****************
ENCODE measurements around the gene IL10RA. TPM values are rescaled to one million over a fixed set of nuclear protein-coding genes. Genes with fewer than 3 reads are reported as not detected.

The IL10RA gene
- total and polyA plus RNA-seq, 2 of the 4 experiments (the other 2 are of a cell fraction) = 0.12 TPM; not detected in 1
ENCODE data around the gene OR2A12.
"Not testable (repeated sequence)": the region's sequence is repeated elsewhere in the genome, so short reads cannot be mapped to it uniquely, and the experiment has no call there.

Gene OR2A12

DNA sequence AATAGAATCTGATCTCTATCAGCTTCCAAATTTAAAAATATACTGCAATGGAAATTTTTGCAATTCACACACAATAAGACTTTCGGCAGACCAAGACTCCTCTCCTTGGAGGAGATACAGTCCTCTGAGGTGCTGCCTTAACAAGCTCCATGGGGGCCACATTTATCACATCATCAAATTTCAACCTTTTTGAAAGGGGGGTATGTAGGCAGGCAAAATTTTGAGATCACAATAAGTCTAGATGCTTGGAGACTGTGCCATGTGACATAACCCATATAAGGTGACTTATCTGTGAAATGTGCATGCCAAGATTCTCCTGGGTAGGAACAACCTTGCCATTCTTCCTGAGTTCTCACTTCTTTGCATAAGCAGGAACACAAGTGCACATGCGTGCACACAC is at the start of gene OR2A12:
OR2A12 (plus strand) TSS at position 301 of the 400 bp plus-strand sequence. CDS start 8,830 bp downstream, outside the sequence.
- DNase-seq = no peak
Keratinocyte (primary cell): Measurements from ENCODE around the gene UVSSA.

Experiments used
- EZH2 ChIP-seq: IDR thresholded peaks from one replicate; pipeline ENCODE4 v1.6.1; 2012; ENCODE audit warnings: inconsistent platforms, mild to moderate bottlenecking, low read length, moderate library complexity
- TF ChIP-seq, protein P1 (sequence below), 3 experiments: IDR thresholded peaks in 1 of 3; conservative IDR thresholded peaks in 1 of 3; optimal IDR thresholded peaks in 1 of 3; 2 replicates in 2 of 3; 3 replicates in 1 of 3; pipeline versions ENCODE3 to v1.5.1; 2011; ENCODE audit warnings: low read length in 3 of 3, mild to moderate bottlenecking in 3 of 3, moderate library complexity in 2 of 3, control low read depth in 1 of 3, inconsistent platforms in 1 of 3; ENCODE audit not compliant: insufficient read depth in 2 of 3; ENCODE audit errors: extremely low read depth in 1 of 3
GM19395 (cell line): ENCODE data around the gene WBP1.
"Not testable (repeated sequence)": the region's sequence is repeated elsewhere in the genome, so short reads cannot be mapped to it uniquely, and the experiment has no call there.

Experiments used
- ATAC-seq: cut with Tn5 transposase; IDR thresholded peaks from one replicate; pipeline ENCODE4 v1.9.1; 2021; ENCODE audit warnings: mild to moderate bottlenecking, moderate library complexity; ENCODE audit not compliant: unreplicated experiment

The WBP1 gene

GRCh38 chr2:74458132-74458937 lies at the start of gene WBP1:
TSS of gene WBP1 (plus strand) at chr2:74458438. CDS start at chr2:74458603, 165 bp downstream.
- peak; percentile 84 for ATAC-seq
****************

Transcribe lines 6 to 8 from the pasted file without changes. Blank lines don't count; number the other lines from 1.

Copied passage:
Gene OR2A12

DNA sequence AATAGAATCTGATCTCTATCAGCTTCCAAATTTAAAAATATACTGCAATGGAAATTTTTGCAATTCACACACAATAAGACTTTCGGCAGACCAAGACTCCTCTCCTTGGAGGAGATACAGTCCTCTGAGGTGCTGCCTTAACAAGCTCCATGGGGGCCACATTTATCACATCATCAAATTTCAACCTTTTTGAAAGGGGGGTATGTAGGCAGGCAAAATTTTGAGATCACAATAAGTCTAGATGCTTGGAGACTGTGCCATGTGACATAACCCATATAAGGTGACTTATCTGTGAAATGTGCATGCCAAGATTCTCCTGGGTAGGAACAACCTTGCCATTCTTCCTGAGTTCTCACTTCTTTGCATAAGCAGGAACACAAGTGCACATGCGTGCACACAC is at the start of gene OR2A12:
OR2A12 (plus strand) TSS at position 301 of the 400 bp plus-strand sequence. CDS start 8,830 bp downstream, outside the sequence.